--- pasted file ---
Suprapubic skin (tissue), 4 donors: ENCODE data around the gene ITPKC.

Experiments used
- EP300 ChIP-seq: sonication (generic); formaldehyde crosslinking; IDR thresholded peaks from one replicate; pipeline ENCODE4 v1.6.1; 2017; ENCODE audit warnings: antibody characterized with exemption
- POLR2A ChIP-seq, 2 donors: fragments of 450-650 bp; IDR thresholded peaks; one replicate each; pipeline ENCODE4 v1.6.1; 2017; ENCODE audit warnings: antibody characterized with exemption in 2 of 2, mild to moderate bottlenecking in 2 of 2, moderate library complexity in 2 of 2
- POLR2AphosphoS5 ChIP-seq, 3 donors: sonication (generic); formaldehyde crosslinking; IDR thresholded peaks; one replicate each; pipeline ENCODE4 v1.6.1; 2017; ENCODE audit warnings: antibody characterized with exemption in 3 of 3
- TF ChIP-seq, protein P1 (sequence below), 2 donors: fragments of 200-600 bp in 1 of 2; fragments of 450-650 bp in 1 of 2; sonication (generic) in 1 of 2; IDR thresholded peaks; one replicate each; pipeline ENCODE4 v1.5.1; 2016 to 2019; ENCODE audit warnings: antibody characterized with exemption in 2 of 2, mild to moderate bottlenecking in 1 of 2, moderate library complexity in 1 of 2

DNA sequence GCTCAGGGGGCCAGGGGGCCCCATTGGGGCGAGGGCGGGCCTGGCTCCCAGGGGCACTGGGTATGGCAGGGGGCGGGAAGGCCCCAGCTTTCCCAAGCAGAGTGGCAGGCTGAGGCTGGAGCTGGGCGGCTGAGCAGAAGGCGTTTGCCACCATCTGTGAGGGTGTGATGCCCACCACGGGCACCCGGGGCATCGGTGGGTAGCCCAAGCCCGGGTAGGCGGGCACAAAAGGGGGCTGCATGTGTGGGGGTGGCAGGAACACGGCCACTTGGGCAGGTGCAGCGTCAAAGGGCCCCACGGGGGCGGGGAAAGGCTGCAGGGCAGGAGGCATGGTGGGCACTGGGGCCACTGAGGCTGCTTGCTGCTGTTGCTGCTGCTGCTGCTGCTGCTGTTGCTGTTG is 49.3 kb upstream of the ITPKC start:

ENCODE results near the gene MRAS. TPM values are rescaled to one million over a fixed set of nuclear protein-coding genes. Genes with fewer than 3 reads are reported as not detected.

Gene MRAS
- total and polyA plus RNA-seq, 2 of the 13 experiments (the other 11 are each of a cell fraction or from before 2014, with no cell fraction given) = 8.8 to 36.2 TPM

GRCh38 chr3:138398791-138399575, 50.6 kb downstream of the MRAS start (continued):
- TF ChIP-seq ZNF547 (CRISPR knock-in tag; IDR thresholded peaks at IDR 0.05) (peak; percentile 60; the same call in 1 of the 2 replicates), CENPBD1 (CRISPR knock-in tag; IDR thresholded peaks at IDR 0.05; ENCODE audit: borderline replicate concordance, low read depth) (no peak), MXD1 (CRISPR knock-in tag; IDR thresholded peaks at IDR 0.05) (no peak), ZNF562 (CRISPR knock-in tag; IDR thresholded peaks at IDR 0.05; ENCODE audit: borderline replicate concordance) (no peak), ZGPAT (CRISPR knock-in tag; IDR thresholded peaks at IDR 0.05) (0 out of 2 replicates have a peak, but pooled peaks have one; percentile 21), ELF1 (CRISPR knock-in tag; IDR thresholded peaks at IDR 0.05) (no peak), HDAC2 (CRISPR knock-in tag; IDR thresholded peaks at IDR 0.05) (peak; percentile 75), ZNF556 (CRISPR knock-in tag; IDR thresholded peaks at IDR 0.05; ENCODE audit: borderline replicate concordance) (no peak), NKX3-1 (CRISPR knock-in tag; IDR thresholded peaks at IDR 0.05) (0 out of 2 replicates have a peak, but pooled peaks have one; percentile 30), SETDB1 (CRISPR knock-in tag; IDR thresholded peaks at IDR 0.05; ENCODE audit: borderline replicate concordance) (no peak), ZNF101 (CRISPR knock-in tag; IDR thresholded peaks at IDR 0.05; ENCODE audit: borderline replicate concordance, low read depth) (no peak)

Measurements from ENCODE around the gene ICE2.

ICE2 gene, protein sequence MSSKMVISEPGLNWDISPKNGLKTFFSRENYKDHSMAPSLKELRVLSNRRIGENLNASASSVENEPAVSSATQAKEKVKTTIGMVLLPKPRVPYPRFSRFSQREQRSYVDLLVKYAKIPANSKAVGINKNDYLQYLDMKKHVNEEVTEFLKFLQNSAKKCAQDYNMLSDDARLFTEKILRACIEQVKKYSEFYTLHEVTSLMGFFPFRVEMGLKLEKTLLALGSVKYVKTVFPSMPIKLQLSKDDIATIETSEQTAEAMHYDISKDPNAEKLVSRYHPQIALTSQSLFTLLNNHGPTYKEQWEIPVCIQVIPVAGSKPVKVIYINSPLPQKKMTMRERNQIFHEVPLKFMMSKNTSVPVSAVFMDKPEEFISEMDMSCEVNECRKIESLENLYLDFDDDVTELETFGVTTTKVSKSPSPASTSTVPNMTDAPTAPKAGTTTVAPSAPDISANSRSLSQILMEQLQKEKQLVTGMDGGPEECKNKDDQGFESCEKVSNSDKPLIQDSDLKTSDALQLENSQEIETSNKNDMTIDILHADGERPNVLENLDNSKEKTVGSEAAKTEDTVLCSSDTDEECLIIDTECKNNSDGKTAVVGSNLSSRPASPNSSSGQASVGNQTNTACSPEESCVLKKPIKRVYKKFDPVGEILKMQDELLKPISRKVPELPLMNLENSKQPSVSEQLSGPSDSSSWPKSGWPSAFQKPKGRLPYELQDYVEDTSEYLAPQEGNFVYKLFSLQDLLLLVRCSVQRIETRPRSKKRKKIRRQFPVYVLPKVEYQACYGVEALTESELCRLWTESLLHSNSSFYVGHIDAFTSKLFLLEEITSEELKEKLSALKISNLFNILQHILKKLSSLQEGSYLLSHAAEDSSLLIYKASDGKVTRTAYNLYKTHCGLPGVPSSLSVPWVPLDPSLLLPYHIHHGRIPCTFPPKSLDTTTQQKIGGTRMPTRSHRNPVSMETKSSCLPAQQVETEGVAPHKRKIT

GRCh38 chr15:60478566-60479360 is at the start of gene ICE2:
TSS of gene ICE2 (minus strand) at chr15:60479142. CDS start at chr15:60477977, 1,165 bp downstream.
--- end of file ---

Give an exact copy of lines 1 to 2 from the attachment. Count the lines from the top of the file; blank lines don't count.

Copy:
Suprapubic skin (tissue), 4 donors: ENCODE data around the gene ITPKC.

Experiments used